Saying goodbye to Barack

By now, most of us are too jaded or frustrated to love Barack Obama the way we might have in 2008. Maybe it was the Trans-Pacific Partnership, the continuous concessions in congress, or American involvement in what led to the clusterfuck that is the crisis in Syria. I could name all of these among other things. I could talk to you about my anger with America’s continued neoliberal economic and foreign policies under Obama, American neglect of crises in the Global South and the inadequate efforts the United States has put forward regarding climate change and the environment.

Eight years under Obama was not eight years of realized lefty dreams, handholding, or even a slightly improved outlook on the dire state of the world. I was disappointed. I rolled my eyes and scoffed at my television, computer, or phone. Come on Barack, I thought. Not good enough, I thought. I still think that. I’m older now, and I know I hoped for too much, especially from the presidential office of a country as practiced and entrenched in neoliberalism as the United States.

But to say Obama’s presidency did not profoundly affect me as an American, a black child, a black teenager and now a black woman would be entirely false. Wholeheartedly, and on a good day with a little pride, Obama was my president. Say what you want about the menace that is identity politics and its contribution to the demise of the left (I’m sure you can find nine Atlantic articles from this week that will agree with you): having a president who looked even a little bit like me blew my mind. Knowing so many Americans hated him for what he represented while he survived those eight years made me feel like I could take on the world.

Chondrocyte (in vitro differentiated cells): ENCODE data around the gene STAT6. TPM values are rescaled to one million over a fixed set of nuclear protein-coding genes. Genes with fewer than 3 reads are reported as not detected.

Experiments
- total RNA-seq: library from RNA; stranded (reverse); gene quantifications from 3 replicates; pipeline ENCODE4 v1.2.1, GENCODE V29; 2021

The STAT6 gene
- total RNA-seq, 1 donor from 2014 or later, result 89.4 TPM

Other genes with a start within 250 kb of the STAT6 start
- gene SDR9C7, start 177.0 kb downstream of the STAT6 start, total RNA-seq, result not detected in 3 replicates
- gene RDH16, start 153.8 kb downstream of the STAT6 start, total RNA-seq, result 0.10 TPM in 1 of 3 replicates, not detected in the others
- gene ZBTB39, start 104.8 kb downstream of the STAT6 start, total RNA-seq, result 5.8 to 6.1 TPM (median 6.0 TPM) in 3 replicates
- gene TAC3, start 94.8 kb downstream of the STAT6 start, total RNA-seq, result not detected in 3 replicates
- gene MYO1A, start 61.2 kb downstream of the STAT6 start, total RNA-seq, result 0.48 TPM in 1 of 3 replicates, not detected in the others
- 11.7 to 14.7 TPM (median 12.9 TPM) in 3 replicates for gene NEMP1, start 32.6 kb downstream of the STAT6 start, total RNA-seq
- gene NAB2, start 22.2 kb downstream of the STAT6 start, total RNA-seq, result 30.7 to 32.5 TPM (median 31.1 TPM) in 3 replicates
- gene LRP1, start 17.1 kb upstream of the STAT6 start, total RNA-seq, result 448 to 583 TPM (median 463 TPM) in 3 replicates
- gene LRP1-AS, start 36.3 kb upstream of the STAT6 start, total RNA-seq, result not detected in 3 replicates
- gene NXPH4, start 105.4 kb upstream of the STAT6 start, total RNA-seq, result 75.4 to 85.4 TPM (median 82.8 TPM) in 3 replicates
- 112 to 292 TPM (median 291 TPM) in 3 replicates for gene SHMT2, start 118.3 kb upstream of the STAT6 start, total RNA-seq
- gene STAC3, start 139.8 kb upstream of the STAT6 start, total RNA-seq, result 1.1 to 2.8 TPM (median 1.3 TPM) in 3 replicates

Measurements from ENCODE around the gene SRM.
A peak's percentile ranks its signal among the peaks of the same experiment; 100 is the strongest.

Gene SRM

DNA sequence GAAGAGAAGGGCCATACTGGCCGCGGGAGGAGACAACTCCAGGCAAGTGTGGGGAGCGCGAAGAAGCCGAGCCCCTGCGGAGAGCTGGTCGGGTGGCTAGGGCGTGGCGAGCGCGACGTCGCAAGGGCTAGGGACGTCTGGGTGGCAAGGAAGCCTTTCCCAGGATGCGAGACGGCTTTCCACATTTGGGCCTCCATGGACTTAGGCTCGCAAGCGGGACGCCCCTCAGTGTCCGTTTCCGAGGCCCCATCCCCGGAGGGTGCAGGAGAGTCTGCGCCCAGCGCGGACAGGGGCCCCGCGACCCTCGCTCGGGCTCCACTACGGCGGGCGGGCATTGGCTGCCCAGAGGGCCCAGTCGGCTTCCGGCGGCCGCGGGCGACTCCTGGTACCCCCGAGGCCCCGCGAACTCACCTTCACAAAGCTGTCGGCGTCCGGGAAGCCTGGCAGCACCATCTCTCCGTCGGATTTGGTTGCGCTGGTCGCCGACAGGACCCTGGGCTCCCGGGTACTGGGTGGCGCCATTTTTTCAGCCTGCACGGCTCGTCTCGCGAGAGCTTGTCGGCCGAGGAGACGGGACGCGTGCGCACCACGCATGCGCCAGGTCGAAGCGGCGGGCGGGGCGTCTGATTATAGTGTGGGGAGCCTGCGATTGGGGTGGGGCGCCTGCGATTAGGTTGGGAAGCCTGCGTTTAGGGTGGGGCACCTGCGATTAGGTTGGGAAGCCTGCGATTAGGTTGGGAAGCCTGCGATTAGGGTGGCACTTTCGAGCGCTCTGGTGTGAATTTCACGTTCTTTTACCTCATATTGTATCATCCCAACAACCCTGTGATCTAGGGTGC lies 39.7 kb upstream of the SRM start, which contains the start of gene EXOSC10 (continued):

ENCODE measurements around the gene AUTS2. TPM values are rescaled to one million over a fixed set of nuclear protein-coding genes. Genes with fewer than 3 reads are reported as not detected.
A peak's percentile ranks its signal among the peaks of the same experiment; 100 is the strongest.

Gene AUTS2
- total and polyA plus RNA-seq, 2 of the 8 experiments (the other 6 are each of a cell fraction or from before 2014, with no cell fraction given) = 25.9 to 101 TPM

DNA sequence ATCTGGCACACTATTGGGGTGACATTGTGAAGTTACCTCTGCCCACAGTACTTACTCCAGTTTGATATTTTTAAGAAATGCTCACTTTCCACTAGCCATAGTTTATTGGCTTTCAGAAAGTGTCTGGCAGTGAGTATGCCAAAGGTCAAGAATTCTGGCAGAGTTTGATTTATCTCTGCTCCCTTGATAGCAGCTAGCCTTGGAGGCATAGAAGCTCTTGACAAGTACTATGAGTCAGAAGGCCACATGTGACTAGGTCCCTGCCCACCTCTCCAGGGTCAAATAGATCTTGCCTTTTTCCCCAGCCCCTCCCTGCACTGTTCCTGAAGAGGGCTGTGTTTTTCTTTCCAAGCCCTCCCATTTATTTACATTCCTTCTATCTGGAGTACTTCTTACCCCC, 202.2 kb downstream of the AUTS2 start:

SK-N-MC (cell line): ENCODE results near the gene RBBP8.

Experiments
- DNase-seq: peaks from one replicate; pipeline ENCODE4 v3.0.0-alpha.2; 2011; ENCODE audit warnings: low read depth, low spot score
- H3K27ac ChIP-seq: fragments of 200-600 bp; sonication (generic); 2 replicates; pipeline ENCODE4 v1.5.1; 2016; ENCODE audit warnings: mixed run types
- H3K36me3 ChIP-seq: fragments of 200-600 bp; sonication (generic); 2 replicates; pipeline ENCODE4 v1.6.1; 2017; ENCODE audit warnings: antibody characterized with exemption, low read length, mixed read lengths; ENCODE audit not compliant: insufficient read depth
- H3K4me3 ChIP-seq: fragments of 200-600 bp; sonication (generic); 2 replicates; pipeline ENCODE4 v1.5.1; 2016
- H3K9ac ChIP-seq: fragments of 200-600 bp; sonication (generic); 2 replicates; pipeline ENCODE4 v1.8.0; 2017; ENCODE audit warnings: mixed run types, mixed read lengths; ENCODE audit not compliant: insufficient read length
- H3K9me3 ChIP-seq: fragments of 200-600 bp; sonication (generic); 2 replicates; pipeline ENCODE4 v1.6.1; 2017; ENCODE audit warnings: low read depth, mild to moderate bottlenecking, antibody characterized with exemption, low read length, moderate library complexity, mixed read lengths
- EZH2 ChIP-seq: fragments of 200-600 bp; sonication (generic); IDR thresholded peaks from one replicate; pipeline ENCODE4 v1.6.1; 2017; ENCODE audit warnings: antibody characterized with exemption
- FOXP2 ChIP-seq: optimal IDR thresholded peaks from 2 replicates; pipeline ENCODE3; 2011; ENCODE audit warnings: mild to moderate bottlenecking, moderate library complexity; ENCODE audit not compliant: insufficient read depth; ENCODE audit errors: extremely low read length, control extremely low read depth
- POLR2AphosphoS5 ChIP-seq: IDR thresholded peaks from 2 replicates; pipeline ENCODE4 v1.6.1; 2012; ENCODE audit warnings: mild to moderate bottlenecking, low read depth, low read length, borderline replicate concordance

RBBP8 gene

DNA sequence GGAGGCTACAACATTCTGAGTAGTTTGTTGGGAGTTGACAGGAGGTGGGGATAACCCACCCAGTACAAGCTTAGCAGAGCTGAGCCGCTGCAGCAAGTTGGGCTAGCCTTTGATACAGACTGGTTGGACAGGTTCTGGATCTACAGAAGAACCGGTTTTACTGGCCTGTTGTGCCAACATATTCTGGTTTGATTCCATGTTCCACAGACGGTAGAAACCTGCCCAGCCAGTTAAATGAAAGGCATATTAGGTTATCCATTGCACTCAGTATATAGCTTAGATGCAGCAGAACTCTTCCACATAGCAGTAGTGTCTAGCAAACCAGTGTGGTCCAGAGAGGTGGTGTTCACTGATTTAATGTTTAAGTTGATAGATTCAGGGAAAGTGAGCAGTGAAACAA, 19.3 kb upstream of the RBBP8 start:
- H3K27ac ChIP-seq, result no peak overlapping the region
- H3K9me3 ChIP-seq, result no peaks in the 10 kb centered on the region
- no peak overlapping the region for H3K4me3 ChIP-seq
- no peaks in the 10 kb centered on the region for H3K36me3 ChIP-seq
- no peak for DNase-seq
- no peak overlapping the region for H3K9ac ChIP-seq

I felt empowered to have a woman like Michelle Obama live in the most significant home on American soil, even though so many people refused to recognize her accomplishments and called her (and still call her) an ape – something I have been called before. My hair stood on end knowing that two young black girls were running around a house that once belonged to people who would have owned them like cattle. I don’t care if you think that matters or not. I’m telling you that it does.

Barack Obama understood the urgency and significance of an album like To Pimp a Butterfly. Barack Obama went to go see Do the Right Thing with his future wife on the Southside of Chicago for their first date. Barack Obama let a little black boy feel his head when the child timidly asked if his president’s hair felt like his own. And I will always remember, during a time when I cried violently for a boy my age I had never met, Barack Obama said his son would have looked like Trayvon Martin.

I shed tears on November 4 in 2008. I shed tears again the morning of November 9 of this past year for a different reason. I will probably shed some more tomorrow.

For eight years, my president was black. For a minute every once in awhile, that means the world.

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